“Who or what are you resisting in your life at this moment?” Andy Puddicombe on Acceptance, www.headspace.com.
Note that, when you ask yourself this question, don’t use the personal, “I”. Say “you” as though you’re posing the question to a family member, a friend, a frenemy. Why? Because when you have these little conversations with yourself, inside your head, you stay locked in your head, in an intellectual space. Throwing the question “out there” gives it some room to percolate. Perhaps the universe will provide an answer? At any rate, it gets it out of your head and allows your feelings, your gut, your intuition to participate.
Me? Or, should I say she? It feels like Rita is resisting everything at the moment. That “second book” her editor mentioned on the back of Long Climb Back? Well, two book projects died, one stalled. Consequently, her office is a chaotic mess of books, papers, ideas that needs to be reined in, organized, rethought, restarted. She’s literally afraid of it, so as she goes about the house doing the ultimate de-clutter in preparation for moving in two weeks it keeps getting shunted to bottom of the list. To make herself feel better, about writing, she reminds herself, “Well, at least you’re still journaling daily, still blogging weekly.”
Then, there’s resistance about her house. What? Actually walk (drive) away? Leave? For a final time? Never to come back? After 30 years?! She relies on notable quotes, all by authors, to feel better:
“Surrender to what is. Let go of what was. Have faith in what will be.” Sonia Ricotti
“A sunset is nothing more and nothing less than the backside of a sunrise.” Craig D. Lounsbrough
“Everything has seasons, and we have to be able to recognize when something’s time has passed and be able to move into the next season. Everything that is alive requires pruning as well, which is a great metaphor for endings.” Henry Cloud
She pays attention to the lasts of all things. The mist over the yellowing corn field in the still morning as she hauls the garbage to the curb on time. The kind way the house always greets her upon any return: pink, glowing, expectant. The roar in her ears, the wind on her face, the vibrations under her bum, the scent of cut grass in her nostrils, as she steers the Kubota on one more cutting of the huge yard. She’s counting trees, documenting species and their particular placement as she zips around.
And so, to “pruning”. Inside. She’s grateful she read The Happiness Project by Gretchen Rubin. Knows the varieties of clutter, so that she can categorize hers accordingly, let it go:
*nostalgic clutter – Oh, dear. Recall from Good Old Days what the Scottish writer A.A. Gill said about the Brexiteers? “. . . snorting a line of the most pernicious and debilitating Little English drug, nostalgia”? Nostalgia is a drug, yes? Don’t over-imbibe. Said architect Peter Clewes on the negative reaction to his redesign of the Fairmont Chateau Laurier, Ottawa, “It’s a deep-seated human condition: yesterday is always better than today and the fear of tomorrow.” Rubin defines nostalgic clutter as “relics of the past I clung to from my earlier life”. Rita notes the giant yellowing pile of Track Times mags from the ‘90s – she was a regular contributor. Twenty years ago. Hmm. Time to toss?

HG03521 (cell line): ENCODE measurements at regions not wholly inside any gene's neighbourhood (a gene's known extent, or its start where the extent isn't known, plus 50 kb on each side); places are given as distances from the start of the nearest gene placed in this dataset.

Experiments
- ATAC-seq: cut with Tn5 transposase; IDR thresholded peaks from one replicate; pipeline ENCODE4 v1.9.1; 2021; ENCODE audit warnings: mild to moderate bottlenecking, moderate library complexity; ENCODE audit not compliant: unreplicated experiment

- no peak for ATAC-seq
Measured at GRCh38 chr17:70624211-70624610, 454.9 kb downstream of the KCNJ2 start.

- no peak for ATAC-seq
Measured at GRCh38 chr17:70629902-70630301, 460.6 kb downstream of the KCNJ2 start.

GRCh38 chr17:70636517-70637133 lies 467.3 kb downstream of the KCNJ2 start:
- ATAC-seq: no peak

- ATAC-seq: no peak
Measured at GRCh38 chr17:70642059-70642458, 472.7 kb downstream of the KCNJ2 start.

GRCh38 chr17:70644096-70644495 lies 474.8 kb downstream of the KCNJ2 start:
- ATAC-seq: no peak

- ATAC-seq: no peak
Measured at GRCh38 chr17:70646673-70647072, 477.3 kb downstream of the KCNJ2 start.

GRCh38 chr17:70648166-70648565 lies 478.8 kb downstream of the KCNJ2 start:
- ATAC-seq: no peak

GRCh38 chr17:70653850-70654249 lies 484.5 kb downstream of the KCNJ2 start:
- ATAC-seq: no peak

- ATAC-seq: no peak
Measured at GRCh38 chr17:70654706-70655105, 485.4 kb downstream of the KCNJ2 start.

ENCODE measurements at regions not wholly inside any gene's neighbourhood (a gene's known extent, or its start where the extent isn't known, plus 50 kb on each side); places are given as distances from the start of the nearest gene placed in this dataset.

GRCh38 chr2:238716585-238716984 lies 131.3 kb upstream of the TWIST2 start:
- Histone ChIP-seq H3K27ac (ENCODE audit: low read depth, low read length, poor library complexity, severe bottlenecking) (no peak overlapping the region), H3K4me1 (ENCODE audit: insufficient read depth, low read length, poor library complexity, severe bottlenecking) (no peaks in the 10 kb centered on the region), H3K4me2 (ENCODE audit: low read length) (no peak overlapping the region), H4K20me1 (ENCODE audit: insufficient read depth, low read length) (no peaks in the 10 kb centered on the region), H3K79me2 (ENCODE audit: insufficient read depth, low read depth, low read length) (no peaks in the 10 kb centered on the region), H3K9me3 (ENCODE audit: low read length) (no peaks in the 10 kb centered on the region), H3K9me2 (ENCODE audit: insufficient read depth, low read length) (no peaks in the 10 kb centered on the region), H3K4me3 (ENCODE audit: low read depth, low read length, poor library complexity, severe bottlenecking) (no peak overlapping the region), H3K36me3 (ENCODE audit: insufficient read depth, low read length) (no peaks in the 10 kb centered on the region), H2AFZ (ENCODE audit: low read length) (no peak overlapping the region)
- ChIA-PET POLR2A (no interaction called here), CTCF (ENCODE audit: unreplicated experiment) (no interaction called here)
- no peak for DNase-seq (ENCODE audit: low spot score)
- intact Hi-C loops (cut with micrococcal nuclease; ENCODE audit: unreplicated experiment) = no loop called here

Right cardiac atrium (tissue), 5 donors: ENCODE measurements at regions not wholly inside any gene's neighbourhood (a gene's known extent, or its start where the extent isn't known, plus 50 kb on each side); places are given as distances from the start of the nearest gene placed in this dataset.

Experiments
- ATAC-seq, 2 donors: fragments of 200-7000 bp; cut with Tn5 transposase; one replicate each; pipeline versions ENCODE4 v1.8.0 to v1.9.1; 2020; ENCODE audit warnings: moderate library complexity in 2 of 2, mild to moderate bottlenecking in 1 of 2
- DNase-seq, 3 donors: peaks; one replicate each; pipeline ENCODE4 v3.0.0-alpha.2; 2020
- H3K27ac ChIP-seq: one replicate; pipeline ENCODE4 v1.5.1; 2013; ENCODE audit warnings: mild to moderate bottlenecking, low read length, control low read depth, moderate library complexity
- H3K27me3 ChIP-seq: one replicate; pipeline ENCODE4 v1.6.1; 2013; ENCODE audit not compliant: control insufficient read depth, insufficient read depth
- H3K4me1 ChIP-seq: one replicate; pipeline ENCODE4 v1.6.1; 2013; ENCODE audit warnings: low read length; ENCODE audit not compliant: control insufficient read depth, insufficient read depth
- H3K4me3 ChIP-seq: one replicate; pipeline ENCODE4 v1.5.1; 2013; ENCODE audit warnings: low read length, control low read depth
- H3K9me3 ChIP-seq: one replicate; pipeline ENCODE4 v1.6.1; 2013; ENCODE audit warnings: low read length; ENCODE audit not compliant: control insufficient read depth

*conservation clutter – things that are useful, but perhaps not to the people in possession of them. Rita and her husband B love conservation clutter, detest tossing perfectly good items. But does every household need seven camp chairs? A dozen umbrellas? Three dozen candle holders?
*bargain clutter – unnecessary things purchased on sale. Rita finds lots of those in her wardrobe.
*freebie clutter – gifts, hand-me-downs, swag. Do you hold onto an item because so-and-so gave it to you and it might hurt their feelings if they knew you tossed it? Have you noticed that you tend to have a better memory of what people have given you (because you see it on a regular basis) than what you have given to others? Rita finds lots of freebie clutter, of the swag type – mostly T-shirts – in her wardrobe.
*crutch clutter – Rubin describes crutch clutter as things she uses but knows she shouldn’t, like an old frayed green sweatshirt bought secondhand ten years ago. Rita can’t think of any crutch clutter of her own, but she cringes when B wears his holey long-sleeved black T with neon turquoise and hot pink triangles on the front from 1994.
*aspirational clutter – things you own, but never mastered the use of, like charting as taught in that pile of boating course books. Did you know charting a course on water would be a piece of cake if the world was flat?
*outgrown clutter – on the flip of aspirational. Knitting needles, crochet hooks.
*buyer’s remorse clutter – the absolute worst! It haunts, sitting there on the shelf. A constant reminder of money spent badly. Rita finds lots of those in her wardrobe.
Because most of Rita’s clutter problems seem to be wardrobe-related, she rereads this bit by Rubin: “I started to notice my dodges. When I told myself, ‘I would wear this,’ I meant that I didn’t, in fact, wear it. ‘I have worn this’ meant that I’d worn it twice in five years. ‘I could wear this’ meant that I’d never worn it and never would.”
In many ways Rita is happy that she’s being forced into this massive de-cluttering business. Without the pressure of the moving day deadline she would probably continue to resist and therefore continue to be weighed down by unnecessary material objects.
Who or what are you resisting?
Website photo: On the left, my granddaughters Naomi and Simone hang out in the Jazzercise studio – aka as the Bom Bom room (so-named by Simone after the Bom Bom song) inside their mat house. On the right, we now have boxes, boxes, and more boxes. It’s the Box Box room.
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